This afternoon, the Prime Minister made a statement to the House of Commons on the report of the Saville inquiry, which was set up to investigate the tragic events on 30th January 1972 more commonly known as Bloody Sunday.
The findings of the inquiry are damning. It concludes that:
- on balance, the first shot in the vicinity of the march was fired by the British Army;
- none of the casualties was armed with a firearm, posing a threat of causing death or serious injury or indeed doing anything else that could, on any view, justify them being shot;
- there was some firing by Republican paramilitaries but none of this firing provided any justification for the shooting of civilians;
- despite the contrary evidence given by the soldiers, none of them fired in response to attacks or threatened attacks by nail or petrol bombers;
- in no case was any warning given by soldiers before opening fire;
- some of those killed or injured were clearly fleeing or going to the assistance of others who were dying; and
- many of the soldiers knowingly put forward false accounts to seek to justify their firing.
The Prime Minister rightly apologised on behalf of the whole country. But he also rightly pointed out the enormous courage and professionalism of the vast majority of the members of our armed forces who helped uphold democracy and the rule of law in Northern Ireland between 1969 and 2007 - the longest continuous operation in British military history. And he made the point that, though it has taken far too long, we should take some pride in the fact that we live in a country that is willing to acknowledge publicly that its soldiers have done wrong. His statement today struck exactly the right tone.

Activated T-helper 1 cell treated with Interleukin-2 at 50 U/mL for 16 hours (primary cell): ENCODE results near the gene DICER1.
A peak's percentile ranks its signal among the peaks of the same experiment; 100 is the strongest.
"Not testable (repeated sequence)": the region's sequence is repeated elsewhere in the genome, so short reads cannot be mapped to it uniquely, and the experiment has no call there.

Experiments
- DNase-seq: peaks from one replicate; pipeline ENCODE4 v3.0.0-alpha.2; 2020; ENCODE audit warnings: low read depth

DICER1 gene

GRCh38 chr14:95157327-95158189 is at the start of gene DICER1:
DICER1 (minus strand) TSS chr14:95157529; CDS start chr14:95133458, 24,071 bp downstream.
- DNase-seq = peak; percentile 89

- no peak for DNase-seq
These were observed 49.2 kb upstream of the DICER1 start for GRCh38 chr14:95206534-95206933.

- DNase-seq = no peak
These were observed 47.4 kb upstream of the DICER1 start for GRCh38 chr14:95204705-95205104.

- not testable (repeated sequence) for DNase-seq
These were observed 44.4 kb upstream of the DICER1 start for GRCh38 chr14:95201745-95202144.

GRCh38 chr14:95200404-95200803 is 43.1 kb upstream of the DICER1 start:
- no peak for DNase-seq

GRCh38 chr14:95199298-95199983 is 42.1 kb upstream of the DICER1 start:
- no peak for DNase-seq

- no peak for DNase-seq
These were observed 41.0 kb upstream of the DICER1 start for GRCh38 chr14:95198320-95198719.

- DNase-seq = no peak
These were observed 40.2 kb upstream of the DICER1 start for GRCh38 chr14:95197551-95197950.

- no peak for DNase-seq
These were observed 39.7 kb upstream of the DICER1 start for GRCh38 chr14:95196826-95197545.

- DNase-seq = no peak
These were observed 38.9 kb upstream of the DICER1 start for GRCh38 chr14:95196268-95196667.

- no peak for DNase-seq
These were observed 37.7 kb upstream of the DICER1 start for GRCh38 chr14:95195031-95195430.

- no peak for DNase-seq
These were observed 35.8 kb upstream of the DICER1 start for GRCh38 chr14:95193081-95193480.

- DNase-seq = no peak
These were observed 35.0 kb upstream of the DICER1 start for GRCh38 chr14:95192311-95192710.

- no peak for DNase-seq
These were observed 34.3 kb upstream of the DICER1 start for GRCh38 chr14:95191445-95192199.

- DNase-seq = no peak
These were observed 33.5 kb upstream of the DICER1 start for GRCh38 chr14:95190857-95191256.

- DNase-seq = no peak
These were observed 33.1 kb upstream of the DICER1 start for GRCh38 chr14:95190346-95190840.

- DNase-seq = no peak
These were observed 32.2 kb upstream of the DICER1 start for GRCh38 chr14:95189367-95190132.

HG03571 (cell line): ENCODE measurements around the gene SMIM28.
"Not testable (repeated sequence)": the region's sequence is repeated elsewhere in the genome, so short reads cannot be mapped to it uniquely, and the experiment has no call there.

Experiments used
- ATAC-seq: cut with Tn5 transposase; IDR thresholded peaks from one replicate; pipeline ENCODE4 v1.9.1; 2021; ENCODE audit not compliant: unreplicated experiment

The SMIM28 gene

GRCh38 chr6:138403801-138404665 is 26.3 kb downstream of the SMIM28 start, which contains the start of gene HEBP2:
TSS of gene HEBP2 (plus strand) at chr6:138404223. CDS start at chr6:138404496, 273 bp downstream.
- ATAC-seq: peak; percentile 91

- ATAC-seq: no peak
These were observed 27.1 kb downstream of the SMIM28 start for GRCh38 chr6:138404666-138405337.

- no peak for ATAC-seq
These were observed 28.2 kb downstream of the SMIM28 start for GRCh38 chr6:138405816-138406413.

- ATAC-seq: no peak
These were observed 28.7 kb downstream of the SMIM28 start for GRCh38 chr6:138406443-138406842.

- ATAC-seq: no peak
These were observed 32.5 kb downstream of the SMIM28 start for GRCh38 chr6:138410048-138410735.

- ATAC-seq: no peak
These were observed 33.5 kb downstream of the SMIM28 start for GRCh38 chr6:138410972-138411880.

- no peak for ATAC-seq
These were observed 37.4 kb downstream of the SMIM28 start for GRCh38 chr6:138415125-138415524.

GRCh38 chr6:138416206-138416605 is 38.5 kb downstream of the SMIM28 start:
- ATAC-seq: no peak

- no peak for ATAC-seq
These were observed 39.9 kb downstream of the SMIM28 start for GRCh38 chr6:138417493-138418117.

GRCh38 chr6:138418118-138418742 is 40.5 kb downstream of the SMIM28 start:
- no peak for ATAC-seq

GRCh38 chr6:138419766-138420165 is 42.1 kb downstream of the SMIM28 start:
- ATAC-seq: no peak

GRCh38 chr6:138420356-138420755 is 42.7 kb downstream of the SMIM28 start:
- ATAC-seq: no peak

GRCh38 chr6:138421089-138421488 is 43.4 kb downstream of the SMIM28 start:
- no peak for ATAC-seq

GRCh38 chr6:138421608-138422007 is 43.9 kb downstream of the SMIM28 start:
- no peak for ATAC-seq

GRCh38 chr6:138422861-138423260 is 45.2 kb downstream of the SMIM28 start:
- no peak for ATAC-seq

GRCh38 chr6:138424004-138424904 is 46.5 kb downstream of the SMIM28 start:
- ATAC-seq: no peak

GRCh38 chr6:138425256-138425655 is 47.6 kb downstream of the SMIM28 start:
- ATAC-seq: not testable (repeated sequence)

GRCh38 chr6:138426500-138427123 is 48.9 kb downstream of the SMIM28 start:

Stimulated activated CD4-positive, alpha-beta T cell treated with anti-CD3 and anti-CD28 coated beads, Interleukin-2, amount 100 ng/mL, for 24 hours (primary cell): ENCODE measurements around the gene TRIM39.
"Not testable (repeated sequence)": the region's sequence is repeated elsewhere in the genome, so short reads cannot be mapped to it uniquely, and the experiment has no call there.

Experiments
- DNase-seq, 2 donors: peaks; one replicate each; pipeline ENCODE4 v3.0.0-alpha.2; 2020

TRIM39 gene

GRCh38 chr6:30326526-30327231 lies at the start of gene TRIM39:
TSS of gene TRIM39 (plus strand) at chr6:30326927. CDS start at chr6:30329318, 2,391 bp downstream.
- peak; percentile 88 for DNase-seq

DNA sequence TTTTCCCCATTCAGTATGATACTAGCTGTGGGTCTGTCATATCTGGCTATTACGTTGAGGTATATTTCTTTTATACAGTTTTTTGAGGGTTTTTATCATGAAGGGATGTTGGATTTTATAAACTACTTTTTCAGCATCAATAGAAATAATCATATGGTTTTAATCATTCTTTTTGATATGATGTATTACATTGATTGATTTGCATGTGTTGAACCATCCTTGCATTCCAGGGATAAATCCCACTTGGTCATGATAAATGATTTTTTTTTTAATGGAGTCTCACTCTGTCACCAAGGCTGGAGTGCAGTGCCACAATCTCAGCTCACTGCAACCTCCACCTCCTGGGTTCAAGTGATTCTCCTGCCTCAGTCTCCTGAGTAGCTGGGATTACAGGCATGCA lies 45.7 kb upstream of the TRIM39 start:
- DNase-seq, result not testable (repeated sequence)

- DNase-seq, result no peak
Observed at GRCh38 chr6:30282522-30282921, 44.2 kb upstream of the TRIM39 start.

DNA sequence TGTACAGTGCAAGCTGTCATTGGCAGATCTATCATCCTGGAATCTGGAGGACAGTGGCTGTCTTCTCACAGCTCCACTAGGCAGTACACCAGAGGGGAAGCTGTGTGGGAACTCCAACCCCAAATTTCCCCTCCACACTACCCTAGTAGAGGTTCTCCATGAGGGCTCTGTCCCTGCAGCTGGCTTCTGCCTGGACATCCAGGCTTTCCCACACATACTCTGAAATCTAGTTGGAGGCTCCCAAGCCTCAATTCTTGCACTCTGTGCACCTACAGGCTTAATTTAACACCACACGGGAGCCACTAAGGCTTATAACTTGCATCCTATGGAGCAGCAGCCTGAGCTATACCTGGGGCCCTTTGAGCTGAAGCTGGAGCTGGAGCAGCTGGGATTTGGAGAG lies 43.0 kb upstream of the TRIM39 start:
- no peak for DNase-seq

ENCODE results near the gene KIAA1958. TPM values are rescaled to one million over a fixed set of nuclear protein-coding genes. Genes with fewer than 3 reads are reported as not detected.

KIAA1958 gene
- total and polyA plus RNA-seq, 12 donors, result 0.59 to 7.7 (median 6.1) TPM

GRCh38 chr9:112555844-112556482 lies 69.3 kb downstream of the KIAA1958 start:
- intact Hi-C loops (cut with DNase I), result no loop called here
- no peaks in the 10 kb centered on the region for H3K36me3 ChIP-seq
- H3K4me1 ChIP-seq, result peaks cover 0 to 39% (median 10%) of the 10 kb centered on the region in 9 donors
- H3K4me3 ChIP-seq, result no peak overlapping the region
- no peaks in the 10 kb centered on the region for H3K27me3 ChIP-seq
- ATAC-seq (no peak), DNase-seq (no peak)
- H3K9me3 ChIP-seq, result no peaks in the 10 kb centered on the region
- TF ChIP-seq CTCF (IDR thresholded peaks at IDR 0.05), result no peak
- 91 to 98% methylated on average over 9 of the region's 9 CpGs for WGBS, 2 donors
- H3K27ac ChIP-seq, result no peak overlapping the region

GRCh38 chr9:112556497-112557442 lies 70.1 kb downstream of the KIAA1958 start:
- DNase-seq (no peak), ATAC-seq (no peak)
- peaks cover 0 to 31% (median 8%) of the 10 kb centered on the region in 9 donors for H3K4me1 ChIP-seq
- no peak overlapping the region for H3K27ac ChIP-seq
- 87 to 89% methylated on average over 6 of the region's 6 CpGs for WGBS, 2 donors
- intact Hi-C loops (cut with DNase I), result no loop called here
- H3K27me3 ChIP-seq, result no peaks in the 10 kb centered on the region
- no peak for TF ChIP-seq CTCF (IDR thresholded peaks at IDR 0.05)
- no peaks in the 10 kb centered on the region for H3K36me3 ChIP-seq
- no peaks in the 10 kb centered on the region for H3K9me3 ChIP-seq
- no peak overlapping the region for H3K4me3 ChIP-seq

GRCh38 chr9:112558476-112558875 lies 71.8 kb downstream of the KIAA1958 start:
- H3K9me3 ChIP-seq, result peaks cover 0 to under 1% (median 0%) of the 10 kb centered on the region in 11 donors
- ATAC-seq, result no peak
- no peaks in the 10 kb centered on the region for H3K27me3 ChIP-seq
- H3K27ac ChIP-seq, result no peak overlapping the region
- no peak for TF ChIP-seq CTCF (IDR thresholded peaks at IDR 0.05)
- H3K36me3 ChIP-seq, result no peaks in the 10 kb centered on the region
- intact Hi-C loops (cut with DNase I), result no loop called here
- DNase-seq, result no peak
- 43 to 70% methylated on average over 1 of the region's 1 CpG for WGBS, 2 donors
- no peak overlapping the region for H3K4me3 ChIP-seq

I hope that this report brings some degree of closure to the families and friends of those who were killed that day, many of who have campaigned for 38 years for the truth to be told. And I hope it will encourage others to acknowledge their wrongs so that the families and friends of all those who lost their lives during the Troubles can learn the truth about how their loved ones died.